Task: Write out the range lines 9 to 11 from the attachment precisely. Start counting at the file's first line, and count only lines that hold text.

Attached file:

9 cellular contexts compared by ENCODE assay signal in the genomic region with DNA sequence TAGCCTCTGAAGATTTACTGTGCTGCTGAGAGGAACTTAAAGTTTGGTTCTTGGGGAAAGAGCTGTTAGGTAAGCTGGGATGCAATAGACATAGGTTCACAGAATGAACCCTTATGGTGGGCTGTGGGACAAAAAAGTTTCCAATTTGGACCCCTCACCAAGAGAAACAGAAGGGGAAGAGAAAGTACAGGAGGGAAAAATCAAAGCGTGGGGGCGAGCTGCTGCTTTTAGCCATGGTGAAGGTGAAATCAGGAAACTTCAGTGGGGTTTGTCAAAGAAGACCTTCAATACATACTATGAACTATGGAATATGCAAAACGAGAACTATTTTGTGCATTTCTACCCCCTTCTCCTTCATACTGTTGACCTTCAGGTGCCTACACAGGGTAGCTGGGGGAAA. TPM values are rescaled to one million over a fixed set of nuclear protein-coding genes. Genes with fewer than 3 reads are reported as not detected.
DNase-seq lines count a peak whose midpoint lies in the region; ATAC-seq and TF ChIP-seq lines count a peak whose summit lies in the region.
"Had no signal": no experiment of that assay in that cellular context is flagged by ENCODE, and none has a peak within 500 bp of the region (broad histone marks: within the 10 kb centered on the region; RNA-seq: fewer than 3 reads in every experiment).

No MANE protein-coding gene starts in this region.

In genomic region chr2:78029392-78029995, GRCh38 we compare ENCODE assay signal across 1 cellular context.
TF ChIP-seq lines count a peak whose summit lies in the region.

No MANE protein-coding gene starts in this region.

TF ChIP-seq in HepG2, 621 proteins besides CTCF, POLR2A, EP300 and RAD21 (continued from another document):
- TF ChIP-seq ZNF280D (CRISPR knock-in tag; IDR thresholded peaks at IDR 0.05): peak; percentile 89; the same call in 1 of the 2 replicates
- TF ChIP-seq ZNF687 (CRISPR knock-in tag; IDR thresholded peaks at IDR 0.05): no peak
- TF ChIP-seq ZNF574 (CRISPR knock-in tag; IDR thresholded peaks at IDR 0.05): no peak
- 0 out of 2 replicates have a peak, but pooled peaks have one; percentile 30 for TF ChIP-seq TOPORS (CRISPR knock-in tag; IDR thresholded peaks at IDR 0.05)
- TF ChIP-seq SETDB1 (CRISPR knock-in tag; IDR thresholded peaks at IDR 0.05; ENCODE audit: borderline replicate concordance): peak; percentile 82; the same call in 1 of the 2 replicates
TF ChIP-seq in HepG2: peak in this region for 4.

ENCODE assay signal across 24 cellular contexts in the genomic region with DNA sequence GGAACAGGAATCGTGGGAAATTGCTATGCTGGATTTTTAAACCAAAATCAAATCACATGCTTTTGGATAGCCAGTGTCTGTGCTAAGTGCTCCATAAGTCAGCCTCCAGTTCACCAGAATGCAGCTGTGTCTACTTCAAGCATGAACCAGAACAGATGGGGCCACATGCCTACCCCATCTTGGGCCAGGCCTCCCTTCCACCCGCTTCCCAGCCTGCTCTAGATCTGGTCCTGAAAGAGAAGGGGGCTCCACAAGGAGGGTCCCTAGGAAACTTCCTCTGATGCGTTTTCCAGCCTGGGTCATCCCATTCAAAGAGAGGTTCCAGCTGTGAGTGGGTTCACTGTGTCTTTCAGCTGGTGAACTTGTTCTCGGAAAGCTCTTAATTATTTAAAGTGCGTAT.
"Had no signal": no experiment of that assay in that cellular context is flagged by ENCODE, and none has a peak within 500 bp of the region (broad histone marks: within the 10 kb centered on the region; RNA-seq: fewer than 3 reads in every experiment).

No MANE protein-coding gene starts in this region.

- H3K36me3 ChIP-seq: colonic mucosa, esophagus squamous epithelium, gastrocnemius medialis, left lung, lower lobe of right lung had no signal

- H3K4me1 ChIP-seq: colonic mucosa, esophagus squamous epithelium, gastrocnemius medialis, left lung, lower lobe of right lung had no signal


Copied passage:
- TF ChIP-seq ZNF280D (CRISPR knock-in tag; IDR thresholded peaks at IDR 0.05): peak; percentile 89; the same call in 1 of the 2 replicates
- TF ChIP-seq ZNF687 (CRISPR knock-in tag; IDR thresholded peaks at IDR 0.05): no peak
- TF ChIP-seq ZNF574 (CRISPR knock-in tag; IDR thresholded peaks at IDR 0.05): no peak